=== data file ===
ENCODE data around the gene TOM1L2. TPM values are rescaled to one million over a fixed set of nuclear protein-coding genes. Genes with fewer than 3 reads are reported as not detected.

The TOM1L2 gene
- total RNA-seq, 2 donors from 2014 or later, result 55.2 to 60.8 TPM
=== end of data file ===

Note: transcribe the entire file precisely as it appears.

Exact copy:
ENCODE data around the gene TOM1L2. TPM values are rescaled to one million over a fixed set of nuclear protein-coding genes. Genes with fewer than 3 reads are reported as not detected.

The TOM1L2 gene
- total RNA-seq, 2 donors from 2014 or later, result 55.2 to 60.8 TPM